This report documents the tragic reality that under both statutory and customary law, the overwhelming majority of women in Sub-Saharan Africa (including Nigeria and Senegal) – regardless of their marital status- cannot own or inherit land, housing and other property in their own rights. Instead, in respect of access to land and housing, women are made entirely dependent on their relationship to a male.

This is a new edition of a continent-wide set of profiles first published 10 years previously. The brevity of the profiles and the standardised comparisons make this a useful reference. The profiles reflect a decade of work on Africa by the Land Tenure Centre, University of Wisconsin. They take into recent developments and the persistence of land tenure as a “volatile policy domain”.

The debate over land law reform in Africa has been framed as a referendum on the market – that is, as a debate pitting advocates of the growth-promoting individualization of property rights against those who call for protecting the livelihoods and subsistence rights of small farmers. This article argues that the prospect of land law reform also raises a complex bundle of constitutional issues. In many African countries, debates over land law reform are turning into referenda on the nature of citizenship, political authority, and the future of the liberal nation state itself.
This article argues that despite laws which give women equal rights to land, women continue to be blocked from land control by cultural and economic factors.
In the context of the current food crisis confronting most sub-Saharan African economies the need to unmask the identities of rural producers from a gender perspective is reinforced. This article focuses on three major issues which have tended towards ambiguity in analyses of rural political economy. First, the question of women's differential land use rights is analysed in terms of the impact agricultural modernisation has had on traditional status. Second, the complexity in household form and composition is drawn out.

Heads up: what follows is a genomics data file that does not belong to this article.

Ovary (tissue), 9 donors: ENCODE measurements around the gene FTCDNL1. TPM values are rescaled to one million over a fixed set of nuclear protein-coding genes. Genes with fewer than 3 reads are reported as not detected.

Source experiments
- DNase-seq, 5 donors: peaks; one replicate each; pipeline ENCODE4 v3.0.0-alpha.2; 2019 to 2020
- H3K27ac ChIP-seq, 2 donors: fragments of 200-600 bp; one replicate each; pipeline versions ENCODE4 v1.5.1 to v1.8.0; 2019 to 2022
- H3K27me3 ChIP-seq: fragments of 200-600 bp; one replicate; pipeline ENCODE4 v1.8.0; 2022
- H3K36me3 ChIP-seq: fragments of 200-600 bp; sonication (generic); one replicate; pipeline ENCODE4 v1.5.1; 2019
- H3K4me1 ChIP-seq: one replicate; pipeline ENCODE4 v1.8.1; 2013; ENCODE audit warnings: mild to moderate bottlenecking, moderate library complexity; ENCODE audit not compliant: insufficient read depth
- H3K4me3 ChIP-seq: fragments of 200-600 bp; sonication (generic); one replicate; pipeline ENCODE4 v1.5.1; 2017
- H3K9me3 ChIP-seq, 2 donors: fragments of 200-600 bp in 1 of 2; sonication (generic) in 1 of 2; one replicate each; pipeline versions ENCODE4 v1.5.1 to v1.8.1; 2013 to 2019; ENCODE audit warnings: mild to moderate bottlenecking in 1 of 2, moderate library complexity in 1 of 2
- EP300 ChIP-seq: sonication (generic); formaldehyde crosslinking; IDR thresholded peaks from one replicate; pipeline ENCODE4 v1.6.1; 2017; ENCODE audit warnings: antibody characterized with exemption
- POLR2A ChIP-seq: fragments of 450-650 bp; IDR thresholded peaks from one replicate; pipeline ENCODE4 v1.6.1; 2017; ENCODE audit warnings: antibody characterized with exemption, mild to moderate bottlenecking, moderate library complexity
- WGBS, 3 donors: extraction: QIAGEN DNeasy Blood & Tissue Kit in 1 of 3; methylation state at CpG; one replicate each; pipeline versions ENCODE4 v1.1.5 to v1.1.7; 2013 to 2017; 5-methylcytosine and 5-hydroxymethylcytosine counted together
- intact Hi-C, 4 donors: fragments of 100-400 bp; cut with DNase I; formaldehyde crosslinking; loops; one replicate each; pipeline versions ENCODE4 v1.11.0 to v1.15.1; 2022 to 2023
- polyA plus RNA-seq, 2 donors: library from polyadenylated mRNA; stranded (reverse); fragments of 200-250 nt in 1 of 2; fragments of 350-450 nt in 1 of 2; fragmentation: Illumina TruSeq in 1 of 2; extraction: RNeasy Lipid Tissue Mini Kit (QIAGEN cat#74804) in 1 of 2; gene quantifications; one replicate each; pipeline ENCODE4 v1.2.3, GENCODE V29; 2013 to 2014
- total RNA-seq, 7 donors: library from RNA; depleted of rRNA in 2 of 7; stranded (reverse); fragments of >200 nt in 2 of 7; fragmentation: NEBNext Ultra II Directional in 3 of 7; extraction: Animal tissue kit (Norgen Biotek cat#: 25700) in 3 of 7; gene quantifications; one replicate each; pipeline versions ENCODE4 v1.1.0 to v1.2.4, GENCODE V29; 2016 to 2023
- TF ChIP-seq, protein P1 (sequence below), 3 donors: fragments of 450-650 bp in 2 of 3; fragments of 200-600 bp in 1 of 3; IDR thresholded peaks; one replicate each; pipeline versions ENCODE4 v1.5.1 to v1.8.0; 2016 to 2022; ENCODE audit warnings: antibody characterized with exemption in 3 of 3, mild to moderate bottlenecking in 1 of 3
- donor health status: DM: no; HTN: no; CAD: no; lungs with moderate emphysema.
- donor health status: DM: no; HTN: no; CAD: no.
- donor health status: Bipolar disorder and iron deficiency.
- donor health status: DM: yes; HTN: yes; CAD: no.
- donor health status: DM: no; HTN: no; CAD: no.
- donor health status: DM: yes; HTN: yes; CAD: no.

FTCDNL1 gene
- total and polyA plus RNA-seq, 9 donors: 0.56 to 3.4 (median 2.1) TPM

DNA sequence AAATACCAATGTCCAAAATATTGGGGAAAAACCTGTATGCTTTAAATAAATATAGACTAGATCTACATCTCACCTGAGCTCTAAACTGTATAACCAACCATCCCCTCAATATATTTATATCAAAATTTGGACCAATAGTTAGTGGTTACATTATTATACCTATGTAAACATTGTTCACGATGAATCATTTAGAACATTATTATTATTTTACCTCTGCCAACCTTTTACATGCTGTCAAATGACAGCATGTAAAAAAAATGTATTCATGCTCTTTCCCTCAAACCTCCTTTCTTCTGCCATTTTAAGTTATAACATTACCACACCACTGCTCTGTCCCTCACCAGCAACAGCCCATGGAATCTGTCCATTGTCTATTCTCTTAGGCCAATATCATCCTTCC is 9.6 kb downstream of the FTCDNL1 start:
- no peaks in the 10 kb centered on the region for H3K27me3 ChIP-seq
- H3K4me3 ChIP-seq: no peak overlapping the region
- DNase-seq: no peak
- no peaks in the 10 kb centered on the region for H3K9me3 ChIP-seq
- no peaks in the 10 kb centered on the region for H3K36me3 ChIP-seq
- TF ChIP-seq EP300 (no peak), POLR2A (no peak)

This is a report of a workshop organized by the USAID which sought to highlight the discrepancies between women’s land rights under the law and popular perceptions of those rights, as identified during consultations with the State, outline policy and legal trends related to women’s land rights in other countries in the region and elicit policy recommendations for the draft GOSS land policy intended to expand and strengthen women’s land rights.

The United States Agency for International Development (USAID) Sudan Property Rights Programme (SPRP) is working with Southern Sudan Land Commission (SSLC) to develop a land policy for the Government of Southern Sudan (GOSS). The policy will be based upon an extensive programme of public consultation and research. Throughout consultations in each southern Sudan’s 10 states, women’s land rights were a contentious subject, particularly related to land ownership by women in rural areas. Further, women were not always adequately represented in some State consultations.

This paper reviews the reality of women’s land and property rights in three Eastern Africa countries: Kenya, Sudan and Ethiopia. It considers legal and other impediments hindering these rights in situations of conflict and reconstruction. It also outlines the practical problems faced by women in connection with the legal and traditional structures regarding land and property rights, and makes some suggestions about how the situation can be rectified.

Few Sudanese women are land owners despite their role in food production and new discriminatory legislation relating to land registration and tenancy distribution is making ti even more difficult for women agriuc,tural workers to improve their situation. Aksi discusses three case studies which illustrate the following points – when women do not own land, there contribution is meager, when women own land.

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